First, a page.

Plagues, floods, famine—these are all manifestations of God’s will. So why shouldn’t climate change—if that’s indeed what it is—be any different?
The National Association of Evangelicals (NAE) takes a different view, opting for a scriptural basis for environmental activism to complement scientific facts and figures, and they’ve produced a booklet explaining exactly why and how.
“Creation, although groaning under the fall, is still intended to bless us. However, for too many in this world, the beach isn’t about sunscreen and bodysurfing but is a daily reminder of rising tides and failed fishing,” writes NAE President Walter Kim in his foreword to the report, entitled “Loving the Least of These: Addressing a Changing Environment.”
Kim continues, “Instead of a gulp of fresh air from a lush forest, too many children take a deep breath only to gasp with the toxic air that has irritated their lungs.”
But evangelicals are a tough sell as far as doing anything about the climate or the environment. So while mainline Protestant Christian churches and Pope Francis have repeatedly acknowledged the urgency of addressing climate change, many prominent evangelical leaders have suggested the opposite: Last year, Franklin Graham, son of the reverend Billy Graham, trivialized climate change as “nothing new” in a Facebook post likening it to biblical instances of extreme weather—such as the flood in Genesis or the years of famine and drought in Egypt—that are depicted as acts of God.
Small wonder then that the booklet begins with an appeal to the faithful with a section that insists protecting the environment is a biblical mandate.
“The Bible does not tell us anything directly about how to evaluate scientific reports or how to respond to a changing environment, but it does give several helpful principles: Care for creation, love our neighbors and witness to the world,” it says.
The authors go on to cite passages such as Genesis 2:15 (“The Lord God took the man and put him in the Garden of Eden to work it and take care of it”), Matthew 22:39 (“…Love your neighbor as yourself”), and Deuteronomy 15:10 (“Give generously to them and do so without a grudging heart…”).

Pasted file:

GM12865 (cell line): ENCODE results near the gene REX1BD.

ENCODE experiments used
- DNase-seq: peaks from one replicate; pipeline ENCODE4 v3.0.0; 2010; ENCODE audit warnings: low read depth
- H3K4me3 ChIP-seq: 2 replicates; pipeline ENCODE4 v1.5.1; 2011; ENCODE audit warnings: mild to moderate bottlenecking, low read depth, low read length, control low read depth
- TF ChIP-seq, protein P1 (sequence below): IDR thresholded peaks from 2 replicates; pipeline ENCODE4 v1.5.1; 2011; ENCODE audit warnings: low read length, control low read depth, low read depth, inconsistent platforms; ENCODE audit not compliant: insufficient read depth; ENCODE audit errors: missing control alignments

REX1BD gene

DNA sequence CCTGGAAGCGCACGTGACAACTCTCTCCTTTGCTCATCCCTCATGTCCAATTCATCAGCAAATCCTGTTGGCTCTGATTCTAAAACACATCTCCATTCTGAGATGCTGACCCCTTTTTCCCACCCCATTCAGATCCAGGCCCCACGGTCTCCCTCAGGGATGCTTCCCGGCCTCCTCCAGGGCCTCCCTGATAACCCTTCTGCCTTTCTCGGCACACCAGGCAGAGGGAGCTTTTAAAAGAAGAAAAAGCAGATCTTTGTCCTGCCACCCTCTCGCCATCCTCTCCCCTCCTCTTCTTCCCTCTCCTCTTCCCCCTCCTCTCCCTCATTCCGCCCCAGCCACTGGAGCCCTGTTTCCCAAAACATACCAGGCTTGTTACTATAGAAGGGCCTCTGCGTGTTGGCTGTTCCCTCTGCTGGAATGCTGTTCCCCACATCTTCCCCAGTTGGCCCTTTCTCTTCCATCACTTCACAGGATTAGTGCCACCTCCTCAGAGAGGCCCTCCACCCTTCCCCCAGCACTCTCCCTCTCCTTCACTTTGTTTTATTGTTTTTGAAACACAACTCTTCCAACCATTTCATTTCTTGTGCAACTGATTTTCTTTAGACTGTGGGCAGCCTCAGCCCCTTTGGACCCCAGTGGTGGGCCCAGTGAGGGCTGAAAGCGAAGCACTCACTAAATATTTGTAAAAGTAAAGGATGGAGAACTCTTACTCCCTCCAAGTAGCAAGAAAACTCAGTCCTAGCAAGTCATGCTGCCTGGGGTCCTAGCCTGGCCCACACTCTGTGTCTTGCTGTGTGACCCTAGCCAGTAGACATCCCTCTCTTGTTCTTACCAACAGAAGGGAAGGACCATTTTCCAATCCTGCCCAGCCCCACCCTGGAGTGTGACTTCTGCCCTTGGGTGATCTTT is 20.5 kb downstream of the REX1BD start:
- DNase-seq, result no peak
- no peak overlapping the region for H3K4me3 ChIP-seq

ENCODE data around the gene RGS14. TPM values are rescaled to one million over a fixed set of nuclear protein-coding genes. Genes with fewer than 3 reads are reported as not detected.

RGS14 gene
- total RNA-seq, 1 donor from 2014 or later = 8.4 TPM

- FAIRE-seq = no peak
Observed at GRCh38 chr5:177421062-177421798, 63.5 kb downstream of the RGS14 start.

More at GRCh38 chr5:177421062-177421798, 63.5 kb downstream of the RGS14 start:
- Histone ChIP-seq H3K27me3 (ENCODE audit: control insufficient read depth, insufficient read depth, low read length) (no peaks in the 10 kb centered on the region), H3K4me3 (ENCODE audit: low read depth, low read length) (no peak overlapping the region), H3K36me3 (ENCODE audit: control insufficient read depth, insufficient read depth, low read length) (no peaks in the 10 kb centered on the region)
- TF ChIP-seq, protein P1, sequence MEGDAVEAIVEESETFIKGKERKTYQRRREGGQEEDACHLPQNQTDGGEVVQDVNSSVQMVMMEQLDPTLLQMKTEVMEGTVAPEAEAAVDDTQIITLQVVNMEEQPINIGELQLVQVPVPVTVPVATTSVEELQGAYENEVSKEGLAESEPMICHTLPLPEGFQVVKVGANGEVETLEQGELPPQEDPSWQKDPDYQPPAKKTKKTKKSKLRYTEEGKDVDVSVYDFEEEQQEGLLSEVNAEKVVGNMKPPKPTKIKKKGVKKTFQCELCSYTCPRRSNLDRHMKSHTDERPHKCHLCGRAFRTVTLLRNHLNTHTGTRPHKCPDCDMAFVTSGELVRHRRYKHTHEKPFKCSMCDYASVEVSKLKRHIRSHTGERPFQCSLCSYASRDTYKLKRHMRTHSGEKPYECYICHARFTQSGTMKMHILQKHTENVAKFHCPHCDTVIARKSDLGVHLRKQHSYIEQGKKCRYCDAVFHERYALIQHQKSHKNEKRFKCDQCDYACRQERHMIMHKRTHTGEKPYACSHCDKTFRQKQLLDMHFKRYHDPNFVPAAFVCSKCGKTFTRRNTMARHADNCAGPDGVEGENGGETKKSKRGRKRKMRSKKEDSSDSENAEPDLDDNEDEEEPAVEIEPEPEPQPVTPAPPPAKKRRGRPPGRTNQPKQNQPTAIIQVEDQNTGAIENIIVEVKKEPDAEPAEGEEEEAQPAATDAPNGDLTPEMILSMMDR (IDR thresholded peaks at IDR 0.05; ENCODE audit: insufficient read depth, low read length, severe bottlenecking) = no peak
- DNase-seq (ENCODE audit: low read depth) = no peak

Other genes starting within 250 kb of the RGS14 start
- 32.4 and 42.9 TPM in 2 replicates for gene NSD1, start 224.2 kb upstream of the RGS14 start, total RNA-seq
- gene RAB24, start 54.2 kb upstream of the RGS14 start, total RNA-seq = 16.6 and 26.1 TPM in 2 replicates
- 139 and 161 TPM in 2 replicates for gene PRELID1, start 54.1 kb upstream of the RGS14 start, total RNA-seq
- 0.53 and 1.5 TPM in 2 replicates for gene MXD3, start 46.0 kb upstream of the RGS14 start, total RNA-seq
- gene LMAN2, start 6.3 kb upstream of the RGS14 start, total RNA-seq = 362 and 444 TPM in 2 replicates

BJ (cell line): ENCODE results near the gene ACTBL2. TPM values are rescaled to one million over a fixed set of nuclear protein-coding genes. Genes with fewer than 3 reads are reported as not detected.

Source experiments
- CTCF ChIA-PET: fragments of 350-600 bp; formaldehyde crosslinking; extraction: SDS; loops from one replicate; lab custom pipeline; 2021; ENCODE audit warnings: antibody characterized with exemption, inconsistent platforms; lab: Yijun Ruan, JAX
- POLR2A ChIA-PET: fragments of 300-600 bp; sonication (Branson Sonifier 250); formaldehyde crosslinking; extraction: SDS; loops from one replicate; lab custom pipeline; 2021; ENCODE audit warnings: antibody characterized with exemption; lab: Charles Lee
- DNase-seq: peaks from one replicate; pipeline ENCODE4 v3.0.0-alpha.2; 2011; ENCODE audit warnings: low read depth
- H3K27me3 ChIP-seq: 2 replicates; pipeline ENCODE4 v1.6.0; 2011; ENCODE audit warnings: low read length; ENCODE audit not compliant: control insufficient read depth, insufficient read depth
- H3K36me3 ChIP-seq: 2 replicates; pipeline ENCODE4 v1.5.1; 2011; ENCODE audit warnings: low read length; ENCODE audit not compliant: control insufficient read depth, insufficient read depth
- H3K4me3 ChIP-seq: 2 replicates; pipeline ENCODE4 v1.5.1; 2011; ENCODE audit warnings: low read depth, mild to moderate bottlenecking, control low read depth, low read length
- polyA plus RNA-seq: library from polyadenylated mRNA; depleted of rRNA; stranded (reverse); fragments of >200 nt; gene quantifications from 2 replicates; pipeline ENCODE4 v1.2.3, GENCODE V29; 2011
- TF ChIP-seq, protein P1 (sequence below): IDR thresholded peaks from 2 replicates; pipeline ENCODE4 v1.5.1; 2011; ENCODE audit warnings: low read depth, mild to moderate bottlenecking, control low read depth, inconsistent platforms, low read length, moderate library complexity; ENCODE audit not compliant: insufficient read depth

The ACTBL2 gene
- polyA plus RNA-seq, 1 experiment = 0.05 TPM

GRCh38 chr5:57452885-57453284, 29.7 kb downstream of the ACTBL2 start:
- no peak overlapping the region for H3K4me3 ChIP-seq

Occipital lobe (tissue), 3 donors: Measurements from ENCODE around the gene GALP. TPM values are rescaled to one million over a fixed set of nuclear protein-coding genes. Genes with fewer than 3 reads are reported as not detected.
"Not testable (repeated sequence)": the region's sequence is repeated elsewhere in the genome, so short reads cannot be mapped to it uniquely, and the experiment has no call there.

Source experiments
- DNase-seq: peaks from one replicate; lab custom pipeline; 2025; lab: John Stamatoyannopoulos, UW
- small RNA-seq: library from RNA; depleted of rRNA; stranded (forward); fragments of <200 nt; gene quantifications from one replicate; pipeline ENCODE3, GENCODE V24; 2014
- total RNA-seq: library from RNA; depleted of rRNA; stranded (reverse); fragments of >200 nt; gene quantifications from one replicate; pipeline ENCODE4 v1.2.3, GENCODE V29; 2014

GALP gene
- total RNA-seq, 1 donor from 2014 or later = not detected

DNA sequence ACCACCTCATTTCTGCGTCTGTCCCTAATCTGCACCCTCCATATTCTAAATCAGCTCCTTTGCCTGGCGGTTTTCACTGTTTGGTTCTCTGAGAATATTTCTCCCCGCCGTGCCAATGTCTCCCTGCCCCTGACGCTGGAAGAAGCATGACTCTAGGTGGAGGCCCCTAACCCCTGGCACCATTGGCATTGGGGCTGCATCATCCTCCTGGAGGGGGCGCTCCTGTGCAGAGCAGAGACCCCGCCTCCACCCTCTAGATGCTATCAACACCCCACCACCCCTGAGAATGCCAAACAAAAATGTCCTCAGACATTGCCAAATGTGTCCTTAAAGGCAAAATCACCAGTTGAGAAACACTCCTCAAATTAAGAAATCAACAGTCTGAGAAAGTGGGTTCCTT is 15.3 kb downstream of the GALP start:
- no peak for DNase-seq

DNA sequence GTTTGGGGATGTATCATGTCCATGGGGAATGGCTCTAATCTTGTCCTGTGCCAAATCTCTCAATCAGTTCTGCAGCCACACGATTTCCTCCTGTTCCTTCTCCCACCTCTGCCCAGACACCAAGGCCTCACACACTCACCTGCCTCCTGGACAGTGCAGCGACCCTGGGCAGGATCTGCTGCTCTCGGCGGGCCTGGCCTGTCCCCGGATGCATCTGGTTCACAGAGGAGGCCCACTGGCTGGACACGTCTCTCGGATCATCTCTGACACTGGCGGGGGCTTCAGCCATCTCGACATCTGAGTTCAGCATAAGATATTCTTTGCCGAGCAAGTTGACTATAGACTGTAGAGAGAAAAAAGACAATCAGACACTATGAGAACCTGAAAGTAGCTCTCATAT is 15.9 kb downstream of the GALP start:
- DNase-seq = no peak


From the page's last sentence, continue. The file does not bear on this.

“We worship God by caring for creation,” the report reads.
Though chapters with solid science back up the report’s urgency for action, a major component of it is its appeal to the love and care of its public, through real-world examples of climate change and its impact on people. Kim points out that flesh and blood stories help readers “understand the human dimension of the impact of climate change.”
“I think people of faith responded very deeply, because we’re wired to follow in the footsteps of Jesus of loving God and loving our neighbor,” he says.
Dorothy Boorse, a biology professor at Gordon College and the chief author of the report echoed the NAE president, saying, “One of the things that can be true for evangelicals is they have a very deep desire to care for others, and they often have a deep spirit of hospitality.”
Will it sway enough evangelicals to make an impact? Boorse believes so. “One huge pattern that I observed is that young evangelicals are very concerned about the environment.” And there is indeed a Young Evangelicals for Climate Action for which Boorse acts in an advisory capacity.
She remains hopeful though she is often frustrated by certain of her brothers and sisters in faith who embrace baseless conspiracy theories about climate change or who scoff at science in general.
“That has been very challenging for me in my professional life,” she acknowledges. “But I feel God has privileged me with the task of speaking to a group of people that I know and love, and trying, consistently, to talk about this as a real phenomenon—and it needs our attention.”
For the biology professor, the urgency of the work—and the tenets of her faith—keep her moving ahead and fighting.
“I’ve decided to be hopeful,” she said. “I think everybody has to, or you’d never get anything done.”